The Trade – 4 ways to (Eventually) do the right thing

To every decision there is a dark side, this an unshakable fact of life.

  • The bus is cheaper than a car but takes more time.
  • Going for a run is good for your health, but you my get injured
  • Having a smart phone enables you to work from everywhere, but you may end up working from everywhere

Tech in that perspective is no different, you often hear about “premature optimization”1 and “design bugs”2. These are merely bad choices – made without understanding the trade offs  between the available options. It gets worse, sometimes there is no perfect choice out there to be found, because your options are limited by what you can actually do.

  • A private cloud is more secure but way more expensive.
  • Developing everything in-house gives you more control but takes a lot more time (and workers, and money)
  • Haskell is best for this project but the client will never be able to self-maintain it

Of course, it’s the basically same for every gadget and software acquisition, in every stack choice and in every design decision you’ll ever make, but that is overwhelming and you can’t get anything done if you’ll just sit there decision fatigued and  annoyed.

This is why the Agile management systems were invented, to make you feel that it’s OK to make mistakes (which it is3) and that everything is reversible (which it isn’t). However the truth is, some decisions you’ll take will prevent you from doing things you may want to do later on. Nowhere it is more true than in the field of performance optimization.

  • Apache Storm will manage your processes for you,  only if these processes are independent
  • Using the python “map” function will better utilize your processors, but the code will have to be heavily refactored
  • Some assumptions you can take will enable you to use some faster algorithms, but what if tomorrow they will be wrong?
  • More processors per node or more nodes per cluster?

All these should be taken into account, some you could decide for yourself and some will have to be discussed (choosing wrong here will land you back at footnote 3), yet the worst kind is the trade-off no-one chose. I bet you have some of those lying around your system and you never realized, And one day, like any other bug, they will jump at you from the dark screaming and with bloodshot eyes demanding your undivided attention. On the other hand, they may lay there forever, enjoying the fact you can’t test for them destroying your performance day after day, request after request.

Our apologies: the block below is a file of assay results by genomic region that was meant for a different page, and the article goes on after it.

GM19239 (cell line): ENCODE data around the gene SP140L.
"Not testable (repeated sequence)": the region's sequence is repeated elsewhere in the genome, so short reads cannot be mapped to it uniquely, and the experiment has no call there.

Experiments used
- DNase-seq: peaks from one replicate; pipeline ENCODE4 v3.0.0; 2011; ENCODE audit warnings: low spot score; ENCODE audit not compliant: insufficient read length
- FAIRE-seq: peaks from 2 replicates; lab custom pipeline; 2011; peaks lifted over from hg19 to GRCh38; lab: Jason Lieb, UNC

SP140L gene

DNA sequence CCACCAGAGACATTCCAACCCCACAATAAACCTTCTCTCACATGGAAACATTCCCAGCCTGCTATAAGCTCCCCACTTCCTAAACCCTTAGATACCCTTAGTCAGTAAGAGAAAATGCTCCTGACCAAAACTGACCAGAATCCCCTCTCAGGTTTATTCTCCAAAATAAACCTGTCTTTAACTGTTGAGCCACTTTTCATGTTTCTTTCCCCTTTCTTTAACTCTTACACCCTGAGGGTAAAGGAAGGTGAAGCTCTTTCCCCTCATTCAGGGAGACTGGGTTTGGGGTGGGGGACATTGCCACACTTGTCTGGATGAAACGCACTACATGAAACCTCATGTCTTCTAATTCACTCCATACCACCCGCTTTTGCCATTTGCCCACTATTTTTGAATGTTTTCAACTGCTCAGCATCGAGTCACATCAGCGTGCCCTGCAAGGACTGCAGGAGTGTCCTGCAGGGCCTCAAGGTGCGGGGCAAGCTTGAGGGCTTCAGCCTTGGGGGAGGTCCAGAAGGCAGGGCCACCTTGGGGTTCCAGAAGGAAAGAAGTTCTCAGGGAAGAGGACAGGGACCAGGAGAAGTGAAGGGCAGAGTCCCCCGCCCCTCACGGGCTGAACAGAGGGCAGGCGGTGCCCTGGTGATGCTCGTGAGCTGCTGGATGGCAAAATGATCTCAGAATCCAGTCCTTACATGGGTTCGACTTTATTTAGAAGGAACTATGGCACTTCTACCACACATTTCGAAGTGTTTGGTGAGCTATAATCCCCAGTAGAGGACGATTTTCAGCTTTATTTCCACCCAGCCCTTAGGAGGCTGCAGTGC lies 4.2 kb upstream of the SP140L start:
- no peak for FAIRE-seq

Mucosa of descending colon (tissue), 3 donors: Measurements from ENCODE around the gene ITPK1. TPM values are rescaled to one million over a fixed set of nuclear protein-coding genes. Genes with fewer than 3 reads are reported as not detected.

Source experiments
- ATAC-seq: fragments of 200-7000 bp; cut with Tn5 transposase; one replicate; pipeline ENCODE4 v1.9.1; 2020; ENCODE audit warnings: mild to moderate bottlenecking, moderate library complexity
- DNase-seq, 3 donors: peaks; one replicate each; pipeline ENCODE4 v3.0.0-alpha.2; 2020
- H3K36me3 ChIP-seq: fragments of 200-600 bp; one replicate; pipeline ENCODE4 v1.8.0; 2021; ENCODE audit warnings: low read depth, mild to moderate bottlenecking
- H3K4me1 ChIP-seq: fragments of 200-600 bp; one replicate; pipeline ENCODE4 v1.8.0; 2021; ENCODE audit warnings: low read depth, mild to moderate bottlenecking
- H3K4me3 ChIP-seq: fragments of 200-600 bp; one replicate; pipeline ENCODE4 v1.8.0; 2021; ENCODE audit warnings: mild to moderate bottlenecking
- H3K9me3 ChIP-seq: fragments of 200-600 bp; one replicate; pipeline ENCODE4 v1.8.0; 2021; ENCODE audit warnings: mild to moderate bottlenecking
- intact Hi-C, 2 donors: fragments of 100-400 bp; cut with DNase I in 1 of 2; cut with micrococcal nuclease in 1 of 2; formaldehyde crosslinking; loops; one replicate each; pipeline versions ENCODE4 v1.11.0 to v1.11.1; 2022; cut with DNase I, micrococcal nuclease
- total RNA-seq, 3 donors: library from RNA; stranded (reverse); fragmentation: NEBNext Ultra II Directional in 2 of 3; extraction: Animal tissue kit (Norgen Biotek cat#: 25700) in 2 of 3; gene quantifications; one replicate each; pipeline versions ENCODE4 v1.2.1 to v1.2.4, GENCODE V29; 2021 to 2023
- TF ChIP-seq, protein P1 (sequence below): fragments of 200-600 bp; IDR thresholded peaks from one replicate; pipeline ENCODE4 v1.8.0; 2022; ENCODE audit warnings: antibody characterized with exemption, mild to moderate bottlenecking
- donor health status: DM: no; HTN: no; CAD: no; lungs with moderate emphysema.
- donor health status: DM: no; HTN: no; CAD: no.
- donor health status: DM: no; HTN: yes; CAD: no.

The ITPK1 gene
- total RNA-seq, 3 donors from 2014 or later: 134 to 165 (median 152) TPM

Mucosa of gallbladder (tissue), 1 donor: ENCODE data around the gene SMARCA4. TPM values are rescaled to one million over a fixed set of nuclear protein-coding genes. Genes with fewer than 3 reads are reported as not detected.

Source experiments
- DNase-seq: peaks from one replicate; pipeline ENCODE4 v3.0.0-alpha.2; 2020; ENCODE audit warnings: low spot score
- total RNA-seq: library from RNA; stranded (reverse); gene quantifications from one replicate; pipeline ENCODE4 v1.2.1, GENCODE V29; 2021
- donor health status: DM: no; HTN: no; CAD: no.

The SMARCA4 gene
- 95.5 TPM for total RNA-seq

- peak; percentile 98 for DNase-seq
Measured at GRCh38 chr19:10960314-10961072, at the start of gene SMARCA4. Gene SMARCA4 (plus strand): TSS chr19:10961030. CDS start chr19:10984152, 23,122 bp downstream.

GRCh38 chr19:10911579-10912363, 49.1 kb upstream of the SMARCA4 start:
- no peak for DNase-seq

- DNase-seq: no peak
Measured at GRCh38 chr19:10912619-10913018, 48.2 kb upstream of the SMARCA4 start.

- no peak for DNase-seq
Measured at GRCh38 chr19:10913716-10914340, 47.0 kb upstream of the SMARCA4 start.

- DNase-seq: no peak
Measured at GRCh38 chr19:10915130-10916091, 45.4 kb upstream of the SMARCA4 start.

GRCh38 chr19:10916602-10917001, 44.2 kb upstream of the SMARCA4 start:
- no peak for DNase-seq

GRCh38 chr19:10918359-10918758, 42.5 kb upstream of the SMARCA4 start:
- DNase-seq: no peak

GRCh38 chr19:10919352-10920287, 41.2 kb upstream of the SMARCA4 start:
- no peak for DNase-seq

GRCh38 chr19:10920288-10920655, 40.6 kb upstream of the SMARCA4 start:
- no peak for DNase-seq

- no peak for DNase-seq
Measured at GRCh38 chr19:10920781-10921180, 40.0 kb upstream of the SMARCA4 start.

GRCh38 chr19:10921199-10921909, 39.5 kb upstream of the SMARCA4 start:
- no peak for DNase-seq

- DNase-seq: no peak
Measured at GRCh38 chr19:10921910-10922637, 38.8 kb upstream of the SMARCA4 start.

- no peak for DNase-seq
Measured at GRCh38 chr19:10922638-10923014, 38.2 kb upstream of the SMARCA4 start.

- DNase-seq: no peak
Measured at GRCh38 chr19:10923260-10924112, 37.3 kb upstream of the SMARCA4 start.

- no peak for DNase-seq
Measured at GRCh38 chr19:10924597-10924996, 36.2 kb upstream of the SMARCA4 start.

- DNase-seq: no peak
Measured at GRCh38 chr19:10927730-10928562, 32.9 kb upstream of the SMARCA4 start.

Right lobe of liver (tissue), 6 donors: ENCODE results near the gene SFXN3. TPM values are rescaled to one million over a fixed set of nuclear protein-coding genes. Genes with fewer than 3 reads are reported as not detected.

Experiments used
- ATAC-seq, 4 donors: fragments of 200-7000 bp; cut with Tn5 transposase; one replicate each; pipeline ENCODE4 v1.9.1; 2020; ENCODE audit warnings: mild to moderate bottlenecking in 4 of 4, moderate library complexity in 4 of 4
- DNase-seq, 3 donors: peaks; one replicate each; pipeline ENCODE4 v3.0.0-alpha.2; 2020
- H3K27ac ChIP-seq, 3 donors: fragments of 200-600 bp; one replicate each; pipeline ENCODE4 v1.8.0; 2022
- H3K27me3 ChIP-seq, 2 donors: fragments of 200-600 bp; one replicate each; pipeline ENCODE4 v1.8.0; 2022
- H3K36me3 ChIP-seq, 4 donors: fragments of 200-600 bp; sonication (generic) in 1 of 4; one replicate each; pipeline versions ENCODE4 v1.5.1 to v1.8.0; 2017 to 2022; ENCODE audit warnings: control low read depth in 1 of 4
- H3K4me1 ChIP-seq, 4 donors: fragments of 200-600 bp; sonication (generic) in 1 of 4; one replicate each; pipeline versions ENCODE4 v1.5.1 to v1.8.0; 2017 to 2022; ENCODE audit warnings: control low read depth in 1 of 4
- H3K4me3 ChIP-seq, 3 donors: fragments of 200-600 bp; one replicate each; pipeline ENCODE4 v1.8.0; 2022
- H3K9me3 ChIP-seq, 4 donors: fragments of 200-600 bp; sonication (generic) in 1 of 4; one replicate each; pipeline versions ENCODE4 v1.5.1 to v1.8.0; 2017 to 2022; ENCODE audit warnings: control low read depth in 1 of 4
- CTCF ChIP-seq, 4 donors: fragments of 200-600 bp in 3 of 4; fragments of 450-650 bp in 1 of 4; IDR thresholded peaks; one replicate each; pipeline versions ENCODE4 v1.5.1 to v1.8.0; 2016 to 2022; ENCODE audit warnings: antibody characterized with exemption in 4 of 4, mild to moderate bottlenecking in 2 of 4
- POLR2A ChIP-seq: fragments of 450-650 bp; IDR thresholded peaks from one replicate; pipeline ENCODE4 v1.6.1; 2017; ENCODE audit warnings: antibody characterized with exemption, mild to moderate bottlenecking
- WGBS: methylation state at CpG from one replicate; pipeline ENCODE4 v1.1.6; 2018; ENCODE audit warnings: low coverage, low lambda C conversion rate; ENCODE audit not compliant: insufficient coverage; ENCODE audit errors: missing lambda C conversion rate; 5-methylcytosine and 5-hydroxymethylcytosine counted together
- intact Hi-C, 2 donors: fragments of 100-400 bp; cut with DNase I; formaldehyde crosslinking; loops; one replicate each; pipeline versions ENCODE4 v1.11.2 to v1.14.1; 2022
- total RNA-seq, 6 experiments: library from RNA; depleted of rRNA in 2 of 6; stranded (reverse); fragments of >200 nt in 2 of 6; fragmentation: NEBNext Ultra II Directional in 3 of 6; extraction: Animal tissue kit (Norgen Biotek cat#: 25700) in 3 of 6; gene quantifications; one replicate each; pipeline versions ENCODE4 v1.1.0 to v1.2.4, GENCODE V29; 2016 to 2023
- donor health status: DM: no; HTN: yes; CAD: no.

So now that I have you totally terrified I’ll share with you

be thorough and proactive

Look for other options, look for what have been done before in your organisation, look for an expert, very rarely you’ll find yourself on uncharted lands.


Talk to your coworkers, talk to the client, talk to your friends, talk to your mom. Explain them the problem in as simplest terms as you can and explain your solution, and ask them what they think4. The more you process it the more likely it is that you’ll think of something that haven’t occurred to you earlier.

have confidence in yourself

Once you made you made up your mind go on with confidence, you can sleep well knowing you’ve done your research and  your  “hallway testing”, and finished all your vegetables.

But be humble And flexible

You have the best solution? So says you. Be open to the notion that you may be wrong, you probably did. Be prepared fix it. Whatever it takes. Don’t hang up on your old code, as much as you love it, if it holds you back you got to delete that sucker from existence. and if someone else found a better solution, smile, you may be proven wrong, but at least now you know for sure there was a better solution.


  1. The act of optimizing buggy code – rendering it virtually undebugable
  2. The origin of these is usually a failure to account for all types of changes the system will need to undergo in the future.
  3. Also, it is OK to fail, to be yelled at, and to lose your job. Believe me, these are all terrible but invaluable experiences, and i have yet to see someone to come out the other side of one of them knowing less about his occupation, and about himself.
  4. And listen!

Adam Lev-Libfeld

A long distance runner, a software architect, an HPC nerd (order may change).

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The Trade – 4 ways to (Eventually) do the right thing

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